38. ^ "Jahii Carson international stats". basketball-reference.com. Retrieved 2021-01-16.
  39. ^ Óskar Ófeigur Jónsson (8 May 2020). "Nýi Þórsarinn hoppaði hærra en Vince Carter og McGrady í nýliðabúðum NBA". Vísir.is (in Icelandic). Retrieved 8 May 2020. CS1 maint: discouraged parameter (link)
  40. ^ "2007 Mesa City Sports Hall of Fame Inductees". mesasports.org. 2007. Retrieved 2021-01-16. [Carter] helped Mesa High to state golf title his senior year [1979].
  41. ^ "Lee Cummard". Daft Express. Archived from the original on November 2, 2012. Retrieved November 18, 2012. CS1 maint: discouraged parameter (link)
  42. ^ "Packers take linebacker Kyler Fackrell in third round". ESPN. Retrieved April 30, 2016. CS1 maint: discouraged parameter (link)
  43. ^ "Aaron Fuller Bio". usctrojans.com. Archived from the original on 2013-02-26. Retrieved April 14, 2015. CS1 maint: discouraged parameter (link)
  44. ^ Brown, Rick (April 9, 2010). "Iowa basketball's leading Big Ten scorer Aaron Fuller leaves team". USAToday.com. Retrieved April 14, 2015. CS1 maint: discouraged parameter (link)
  45. ^ Ramos, Gerry (October 10, 2019). "Blackwater activates Aaron Fuller, but Marqus Blakely staying on". spin.ph. Retrieved October 11, 2019. CS1 maint: discouraged parameter (link)
  46. ^ "The Honorable Jeff Groscost". Resolution No. SCR 1029 of 48th Arizona Legislature of 2007 (PDF). p. 1.
  47. ^ Flatten, Mark (2006-11-04). "'Tremendous leader' Groscost dies at age 45". East Valley Tribune. Retrieved 2021-01-13.
  48. ^ "Mickey Hatcher Stats". Baseball Almanac. Retrieved November 18, 2012. CS1 maint: discouraged parameter (link)
  49. ^ "Mesa High's all-time greatest football players". AZCentral.com. Retrieved April 30, 2016. CS1 maint: discouraged parameter (link)
  50. ^ "Casa Grande wins title". The Arizona Republic. 1978-05-22. p. D-3. Retrieved 2021-01-16. Mesa's Dan Janicki set a state record in winning the mile run in 4:09.95 CS1 maint: discouraged parameter (link)
  51. ^ "Track and Field Boys and Girls All Time Top 5 Records" (PDF). aiaonline.org. Phoenix, Arizona: Arizona Interscholastic Association. 12 June 2019. p. 2. Retrieved 10 October 2019. CS1 maint: discouraged parameter (link)
  52. ^ Sandrock, Mike (15 May 2016). "Bolder Boulder's Don Janicki Lives 'Tall and Proud'". Boulder, Colorado: The Daily Camera. Retrieved 7 October 2019. CS1 maint: discouraged parameter (link)
  53. ^ Kaye, Mike (2013-12-18). "Getting to know the Eagles: Safety Keelan Johnson". Bleeding Green Nation. Retrieved 2021-01-16. The Eagles added some depth to their secondary on Tuesday with the promotion of safety Keelan Johnson to the active roster. … A Mesa High School sports star that played basketball and both sides of the ball in football…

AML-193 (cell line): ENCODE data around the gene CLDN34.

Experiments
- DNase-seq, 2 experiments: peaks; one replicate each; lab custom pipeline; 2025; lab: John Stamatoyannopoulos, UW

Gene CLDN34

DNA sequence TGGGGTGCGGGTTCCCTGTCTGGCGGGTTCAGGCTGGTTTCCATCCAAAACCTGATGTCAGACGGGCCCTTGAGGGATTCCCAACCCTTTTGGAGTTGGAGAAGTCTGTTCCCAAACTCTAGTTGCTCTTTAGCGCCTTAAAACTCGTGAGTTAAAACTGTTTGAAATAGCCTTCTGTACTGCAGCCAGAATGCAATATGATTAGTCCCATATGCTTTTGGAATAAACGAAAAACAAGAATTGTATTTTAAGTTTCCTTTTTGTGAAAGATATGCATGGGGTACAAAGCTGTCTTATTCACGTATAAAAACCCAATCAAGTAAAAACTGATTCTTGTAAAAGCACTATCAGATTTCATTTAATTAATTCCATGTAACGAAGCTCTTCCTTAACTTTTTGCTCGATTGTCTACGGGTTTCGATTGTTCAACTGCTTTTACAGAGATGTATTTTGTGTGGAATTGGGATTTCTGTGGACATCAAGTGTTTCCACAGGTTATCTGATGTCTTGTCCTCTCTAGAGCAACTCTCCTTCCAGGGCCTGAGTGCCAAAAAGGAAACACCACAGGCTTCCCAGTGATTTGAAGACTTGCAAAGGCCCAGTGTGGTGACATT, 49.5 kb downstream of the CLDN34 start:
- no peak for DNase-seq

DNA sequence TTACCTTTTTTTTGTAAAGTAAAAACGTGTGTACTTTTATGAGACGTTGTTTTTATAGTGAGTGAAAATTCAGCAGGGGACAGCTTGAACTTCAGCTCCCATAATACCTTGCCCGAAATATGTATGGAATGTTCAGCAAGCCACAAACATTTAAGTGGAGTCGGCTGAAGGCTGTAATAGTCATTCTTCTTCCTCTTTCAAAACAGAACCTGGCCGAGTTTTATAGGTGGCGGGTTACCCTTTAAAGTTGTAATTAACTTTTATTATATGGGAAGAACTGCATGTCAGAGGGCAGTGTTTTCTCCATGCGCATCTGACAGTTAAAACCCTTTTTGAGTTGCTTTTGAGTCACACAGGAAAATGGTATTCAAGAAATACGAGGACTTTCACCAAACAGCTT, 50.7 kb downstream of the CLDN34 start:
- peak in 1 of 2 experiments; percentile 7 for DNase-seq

54. ^ "Jessi Colter - Country Music's Lady Outlaw Comes Home". Archived from the original on 2009-09-05. I immediately went from Mesa High to American Bandstand... CS1 maint: discouraged parameter (link)
  55. ^ "Jack Lind Stats". Baseball Almanac. Retrieved November 15, 2012. CS1 maint: discouraged parameter (link)
  56. ^ "Andy Livingston". databaseFootball.com. Archived from the original on October 23, 2012. Retrieved November 18, 2012. CS1 maint: discouraged parameter (link)
  57. ^ "Warren Livingston". databaseFootball.com. Archived from the original on June 1, 2012. Retrieved November 18, 2012. CS1 maint: discouraged parameter (link)
  58. ^ "Deuce Lutui #72". NFL Enterprises LLC. Retrieved November 18, 2012. CS1 maint: discouraged parameter (link)
  59. ^ "Mike MacDougal Stats". Baseball Almanac. Retrieved November 15, 2012. CS1 maint: discouraged parameter (link)
  60. ^ "Athletics » 2008 Inductees". Retrieved 20 May 2016. CS1 maint: discouraged parameter (link)
  61. ^ "Phil Ortega Stats". Baseball Almanac. Retrieved November 15, 2012. CS1 maint: discouraged parameter (link)
  62. ^ "Rudy Owens". baseball-reference.com. Retrieved 2021-01-16. Drafted by the Pittsburgh Pirates in the 28th round of the 2006 MLB June Amateur Draft from Mesa HS
  63. ^ "Anthony R. Bio".
  64. ^ "Matt Salmon Biography". Official U.S. House website. Archived from the original on 2016-05-08. Retrieved April 30, 2016. CS1 maint: discouraged parameter (link)
  65. ^ "Vai Sikahema profile". Official BYU Cougars Athletics Site. Retrieved April 30, 2016. CS1 maint: discouraged parameter (link)
  66. ^ "Mesa Commencement at Vance Auditorium". The Arizona Republican. 1914-05-15. p. 7. Retrieved 2021-01-15. The following is the list of graduates...Delbert Stapley... CS1 maint: discouraged parameter (link)
  67. ^ "Wilford Parley White (Whizzer)". databaseFootball.com. Archived from the original on October 25, 2012. Retrieved November 18, 2012. CS1 maint: discouraged parameter (link)
  68. ^ Obert, Richard (2020-05-27). "Forever Five: Finding Mesa High School's all-time greatest athletes". azcentral.com. Retrieved 2021-01-17. In 1960, [Willard] qualified for the Summer Olympics in Rome and placed fourth in the springboard diving. Four years later, she won an Olympic bronze medal in Tokyo in the 3-meter springboard.
  69. ^ "11/21: Latin pop star Yuridia talks Mesa High, stardom". AZCentral.com. Retrieved October 27, 2016. CS1 maint: discouraged parameter (link)

External linksEdit